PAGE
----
Domestic violence survivor shares her journey from abuse to freedom

On average, it takes a victim seven attempts before leaving their abuser for good, experts say.

KNOXVILLE, Tennessee – “It took me several years to recognize it. It actually took me about six years to say it out loud,” said Jane Doe.

This Jane Doe has left her attacker. For her personal safety and protection, she requested that the WBIR allow her to remain anonymous.

For every survivor, domestic violence is different.

“It wasn’t just one thing he did: he literally controlled everything,” Jane said.

“Most people generally think of physical violence. But there is also emotional and psychological violence, verbal violence, sexual violence, financial violence, isolation and stalking,” said Catherine Oaks, director victim services at the McNabb Center.

In Jane’s relationship, several of these types of abuse took place. She and her husband met on the street.

“We were both homeless, living in a shelter,” Jane said.

She said it was never “love” as much as it was an “obligation” to each other. From the start of the relationship, Jane said he would hit her.

“At the time, I had no problem hitting him back,” Jane said.

However, as the relationship progressed, the abuse became sexual, financial, and increasingly physical.

“He would tell me I couldn’t do that… And if it wasn’t for him, I’d be on the streets,” Jane said.

Jane admitted that she didn’t understand how serious her situation was until she got pregnant.

“My daughter represents the world to me. And it was because of her that I left,” Jane said.

After being beaten, Jane called the police, filed a protection order, and took refuge at the McNabb Center Domestic Violence Shelter.

Oaks said Jane’s ability to take action requires bravery.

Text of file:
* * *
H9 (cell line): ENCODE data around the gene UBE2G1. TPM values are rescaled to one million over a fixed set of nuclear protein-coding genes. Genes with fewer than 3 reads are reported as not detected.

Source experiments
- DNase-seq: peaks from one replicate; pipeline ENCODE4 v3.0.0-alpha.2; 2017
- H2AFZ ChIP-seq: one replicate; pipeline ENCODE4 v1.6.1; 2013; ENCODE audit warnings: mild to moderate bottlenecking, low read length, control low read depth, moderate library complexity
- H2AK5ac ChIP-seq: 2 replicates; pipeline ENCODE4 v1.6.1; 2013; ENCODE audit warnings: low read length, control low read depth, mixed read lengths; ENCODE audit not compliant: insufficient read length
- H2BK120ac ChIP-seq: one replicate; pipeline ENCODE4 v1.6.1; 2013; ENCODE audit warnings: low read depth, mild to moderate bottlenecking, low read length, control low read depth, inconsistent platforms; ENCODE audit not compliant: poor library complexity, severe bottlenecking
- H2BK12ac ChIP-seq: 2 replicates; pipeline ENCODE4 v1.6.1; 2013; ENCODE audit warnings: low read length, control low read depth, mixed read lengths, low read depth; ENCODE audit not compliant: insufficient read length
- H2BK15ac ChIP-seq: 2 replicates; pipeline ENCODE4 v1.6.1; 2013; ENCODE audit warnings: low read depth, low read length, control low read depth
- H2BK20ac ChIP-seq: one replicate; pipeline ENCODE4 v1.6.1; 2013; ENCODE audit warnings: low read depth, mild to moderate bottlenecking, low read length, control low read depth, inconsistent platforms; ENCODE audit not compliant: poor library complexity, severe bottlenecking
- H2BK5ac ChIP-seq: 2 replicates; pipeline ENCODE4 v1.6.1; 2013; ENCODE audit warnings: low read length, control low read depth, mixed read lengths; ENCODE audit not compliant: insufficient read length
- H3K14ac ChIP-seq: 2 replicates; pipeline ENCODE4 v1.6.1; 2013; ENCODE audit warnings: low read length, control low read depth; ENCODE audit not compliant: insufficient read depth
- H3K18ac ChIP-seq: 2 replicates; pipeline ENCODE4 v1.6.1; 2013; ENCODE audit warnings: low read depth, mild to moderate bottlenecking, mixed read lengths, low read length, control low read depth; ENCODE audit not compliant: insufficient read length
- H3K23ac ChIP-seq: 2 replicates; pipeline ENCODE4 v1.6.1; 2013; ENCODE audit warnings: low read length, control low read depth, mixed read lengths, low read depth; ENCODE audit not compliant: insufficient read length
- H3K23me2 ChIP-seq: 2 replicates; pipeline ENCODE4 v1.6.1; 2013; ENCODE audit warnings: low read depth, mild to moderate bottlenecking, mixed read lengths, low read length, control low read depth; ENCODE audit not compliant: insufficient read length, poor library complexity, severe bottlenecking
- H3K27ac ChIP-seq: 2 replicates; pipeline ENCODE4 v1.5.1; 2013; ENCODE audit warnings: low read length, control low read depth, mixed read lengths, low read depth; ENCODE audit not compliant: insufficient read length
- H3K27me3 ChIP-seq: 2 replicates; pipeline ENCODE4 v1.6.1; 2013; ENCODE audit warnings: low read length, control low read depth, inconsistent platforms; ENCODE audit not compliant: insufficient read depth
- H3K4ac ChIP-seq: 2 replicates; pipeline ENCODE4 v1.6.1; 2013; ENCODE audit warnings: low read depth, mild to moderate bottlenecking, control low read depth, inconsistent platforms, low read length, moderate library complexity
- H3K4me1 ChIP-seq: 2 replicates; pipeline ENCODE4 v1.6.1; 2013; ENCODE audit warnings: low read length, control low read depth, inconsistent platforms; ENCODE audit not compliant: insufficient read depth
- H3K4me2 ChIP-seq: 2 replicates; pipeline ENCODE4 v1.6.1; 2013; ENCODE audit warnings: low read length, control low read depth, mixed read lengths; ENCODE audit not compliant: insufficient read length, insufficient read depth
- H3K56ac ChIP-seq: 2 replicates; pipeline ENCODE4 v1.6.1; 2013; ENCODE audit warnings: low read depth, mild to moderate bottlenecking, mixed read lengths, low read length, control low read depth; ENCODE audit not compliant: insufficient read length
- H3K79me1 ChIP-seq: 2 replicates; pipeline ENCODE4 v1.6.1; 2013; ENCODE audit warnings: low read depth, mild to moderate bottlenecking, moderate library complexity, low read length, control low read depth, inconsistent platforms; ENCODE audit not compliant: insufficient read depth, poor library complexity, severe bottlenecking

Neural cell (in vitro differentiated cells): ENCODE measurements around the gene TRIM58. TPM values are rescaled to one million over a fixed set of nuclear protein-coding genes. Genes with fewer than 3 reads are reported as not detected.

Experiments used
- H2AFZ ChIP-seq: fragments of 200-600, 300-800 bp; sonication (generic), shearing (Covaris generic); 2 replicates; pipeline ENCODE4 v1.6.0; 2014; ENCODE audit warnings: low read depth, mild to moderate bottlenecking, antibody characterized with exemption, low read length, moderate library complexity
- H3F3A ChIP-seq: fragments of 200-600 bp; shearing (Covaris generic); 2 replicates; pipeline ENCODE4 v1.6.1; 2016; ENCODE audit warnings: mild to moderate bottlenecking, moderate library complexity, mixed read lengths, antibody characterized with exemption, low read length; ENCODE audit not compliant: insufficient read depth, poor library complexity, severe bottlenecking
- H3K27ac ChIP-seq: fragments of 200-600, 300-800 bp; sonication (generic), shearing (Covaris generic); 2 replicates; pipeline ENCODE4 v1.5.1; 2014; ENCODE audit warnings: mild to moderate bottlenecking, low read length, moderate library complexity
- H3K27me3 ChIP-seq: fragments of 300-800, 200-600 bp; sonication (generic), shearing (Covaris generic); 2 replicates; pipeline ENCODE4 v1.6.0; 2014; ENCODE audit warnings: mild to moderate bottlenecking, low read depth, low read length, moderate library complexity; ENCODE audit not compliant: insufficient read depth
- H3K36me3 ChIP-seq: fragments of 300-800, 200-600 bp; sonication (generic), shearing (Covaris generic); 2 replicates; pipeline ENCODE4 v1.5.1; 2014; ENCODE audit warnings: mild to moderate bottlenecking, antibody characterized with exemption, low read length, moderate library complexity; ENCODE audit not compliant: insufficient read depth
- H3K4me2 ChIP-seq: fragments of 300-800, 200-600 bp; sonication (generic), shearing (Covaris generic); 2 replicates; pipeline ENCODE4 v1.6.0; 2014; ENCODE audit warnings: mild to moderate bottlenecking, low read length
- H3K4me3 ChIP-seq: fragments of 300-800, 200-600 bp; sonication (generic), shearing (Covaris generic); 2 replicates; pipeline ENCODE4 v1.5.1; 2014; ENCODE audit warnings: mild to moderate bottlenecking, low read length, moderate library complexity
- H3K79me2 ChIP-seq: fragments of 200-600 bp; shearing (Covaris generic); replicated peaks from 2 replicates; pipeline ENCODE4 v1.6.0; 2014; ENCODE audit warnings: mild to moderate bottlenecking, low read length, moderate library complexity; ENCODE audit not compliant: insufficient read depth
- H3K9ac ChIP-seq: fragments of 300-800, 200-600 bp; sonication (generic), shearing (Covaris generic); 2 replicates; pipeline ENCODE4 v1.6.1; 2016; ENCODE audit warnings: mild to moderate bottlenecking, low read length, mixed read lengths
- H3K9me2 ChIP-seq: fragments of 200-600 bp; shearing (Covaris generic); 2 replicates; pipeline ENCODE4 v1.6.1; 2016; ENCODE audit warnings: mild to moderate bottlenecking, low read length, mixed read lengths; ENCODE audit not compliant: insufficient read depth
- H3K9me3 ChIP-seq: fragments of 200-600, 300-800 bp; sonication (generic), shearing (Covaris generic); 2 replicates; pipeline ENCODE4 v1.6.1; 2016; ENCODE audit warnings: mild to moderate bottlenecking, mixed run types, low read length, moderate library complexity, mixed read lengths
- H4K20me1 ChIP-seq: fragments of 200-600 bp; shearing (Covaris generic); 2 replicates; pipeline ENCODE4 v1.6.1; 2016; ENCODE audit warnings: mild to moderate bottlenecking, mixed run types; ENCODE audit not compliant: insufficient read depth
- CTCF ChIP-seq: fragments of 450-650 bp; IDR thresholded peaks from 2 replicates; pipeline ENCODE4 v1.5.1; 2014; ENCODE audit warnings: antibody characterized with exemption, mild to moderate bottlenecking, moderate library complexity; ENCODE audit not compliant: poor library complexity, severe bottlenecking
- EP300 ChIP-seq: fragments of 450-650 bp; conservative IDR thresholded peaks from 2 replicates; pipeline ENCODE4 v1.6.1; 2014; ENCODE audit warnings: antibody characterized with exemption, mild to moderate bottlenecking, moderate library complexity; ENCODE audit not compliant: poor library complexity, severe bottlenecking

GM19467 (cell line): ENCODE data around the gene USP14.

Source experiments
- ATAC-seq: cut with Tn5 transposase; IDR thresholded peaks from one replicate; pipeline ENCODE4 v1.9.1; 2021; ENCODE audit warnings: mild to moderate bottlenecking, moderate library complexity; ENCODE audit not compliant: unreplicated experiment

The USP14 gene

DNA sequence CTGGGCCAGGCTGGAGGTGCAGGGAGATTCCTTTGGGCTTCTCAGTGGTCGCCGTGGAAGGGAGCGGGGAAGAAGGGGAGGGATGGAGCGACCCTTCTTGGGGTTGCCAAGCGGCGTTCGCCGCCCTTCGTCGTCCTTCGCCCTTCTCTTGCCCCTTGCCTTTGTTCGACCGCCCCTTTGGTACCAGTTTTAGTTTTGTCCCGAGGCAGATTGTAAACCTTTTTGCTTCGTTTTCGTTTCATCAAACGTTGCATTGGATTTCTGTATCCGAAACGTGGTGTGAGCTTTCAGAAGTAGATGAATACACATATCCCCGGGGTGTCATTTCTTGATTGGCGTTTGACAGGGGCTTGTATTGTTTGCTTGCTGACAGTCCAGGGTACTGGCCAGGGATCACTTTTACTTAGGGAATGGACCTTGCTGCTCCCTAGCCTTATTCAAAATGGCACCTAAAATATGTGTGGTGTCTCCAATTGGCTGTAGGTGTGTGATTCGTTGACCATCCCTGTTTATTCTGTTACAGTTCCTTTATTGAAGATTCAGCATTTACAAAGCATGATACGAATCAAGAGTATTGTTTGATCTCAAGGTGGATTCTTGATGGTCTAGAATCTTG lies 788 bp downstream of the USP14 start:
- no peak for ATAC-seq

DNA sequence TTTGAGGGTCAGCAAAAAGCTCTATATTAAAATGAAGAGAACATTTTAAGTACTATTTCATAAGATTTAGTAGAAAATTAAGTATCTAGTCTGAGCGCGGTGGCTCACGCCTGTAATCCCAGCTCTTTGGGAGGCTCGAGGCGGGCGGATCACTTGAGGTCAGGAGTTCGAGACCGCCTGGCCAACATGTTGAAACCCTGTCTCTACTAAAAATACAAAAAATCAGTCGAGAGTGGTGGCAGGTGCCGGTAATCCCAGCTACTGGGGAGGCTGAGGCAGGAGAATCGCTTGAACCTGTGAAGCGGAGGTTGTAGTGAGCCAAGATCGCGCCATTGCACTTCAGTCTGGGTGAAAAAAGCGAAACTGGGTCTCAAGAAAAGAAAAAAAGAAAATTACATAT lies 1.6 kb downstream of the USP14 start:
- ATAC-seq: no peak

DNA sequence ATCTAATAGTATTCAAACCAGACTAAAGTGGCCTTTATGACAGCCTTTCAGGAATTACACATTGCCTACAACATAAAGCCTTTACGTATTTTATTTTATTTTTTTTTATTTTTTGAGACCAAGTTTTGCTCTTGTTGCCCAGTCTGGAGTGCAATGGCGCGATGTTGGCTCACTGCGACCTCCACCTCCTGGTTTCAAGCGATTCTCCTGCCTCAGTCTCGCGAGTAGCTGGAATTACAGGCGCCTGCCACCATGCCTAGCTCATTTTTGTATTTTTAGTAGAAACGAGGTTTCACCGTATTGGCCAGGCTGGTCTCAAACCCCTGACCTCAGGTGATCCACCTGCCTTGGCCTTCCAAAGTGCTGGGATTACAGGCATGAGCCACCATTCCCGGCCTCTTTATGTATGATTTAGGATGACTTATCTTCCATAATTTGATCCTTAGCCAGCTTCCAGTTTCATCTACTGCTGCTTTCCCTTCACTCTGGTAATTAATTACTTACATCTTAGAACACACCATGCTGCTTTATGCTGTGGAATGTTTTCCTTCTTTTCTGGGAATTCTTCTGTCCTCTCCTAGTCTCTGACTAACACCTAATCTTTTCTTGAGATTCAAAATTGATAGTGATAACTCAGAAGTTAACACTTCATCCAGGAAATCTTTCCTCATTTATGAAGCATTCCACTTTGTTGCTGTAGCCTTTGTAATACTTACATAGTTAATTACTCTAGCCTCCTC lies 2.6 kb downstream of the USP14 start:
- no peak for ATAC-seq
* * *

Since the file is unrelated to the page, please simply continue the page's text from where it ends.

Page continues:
“It takes a lot of strength and courage for survivors of domestic violence to not only seek help, but also to take these steps,” Oaks said.

At the Domestic Violence Shelter, survivors are offered protection, therapy, life skills classes, and advocates to help them navigate the justice system.

However, even with the resources available, it typically takes seven times for a survivor to leave the relationship for good.

Jane Doe has used the services of the McNabb Center and is definitely out of the relationship.

“The strength and courage it takes to get through this is in itself inspiring,” Oaks said.

Jane said it was good to be free.

“I feel free. I’m not afraid of someone knocking on my door. I’m not afraid to walk down the street. I’m talking to the people at the store now, which I had never been able to do before.” , said Jane.

Oaks said that has always been the goal of domestic violence survivors.

“To see someone like that be alone, be successful, be independent, happy and healthy is all we are looking for,” Oaks said.

In addition, Jane now lives in her own apartment with her daughter. For the first time in her life, Jane pays all of her bills before the start of the month.

“It’s something I never could have done before,” said Jane.

Jane is free from abuse; however, the journey to recovery is not over.

“I still have nightmares. And my daughter has nightmares. We’re both in therapy. But we’re doing so much better on our own,” Jane said.

If you or someone you know is dealing with a domestic violence situation, call the McNabb Center Domestic Violence Services 24/7 hotline at 865-637-8000.

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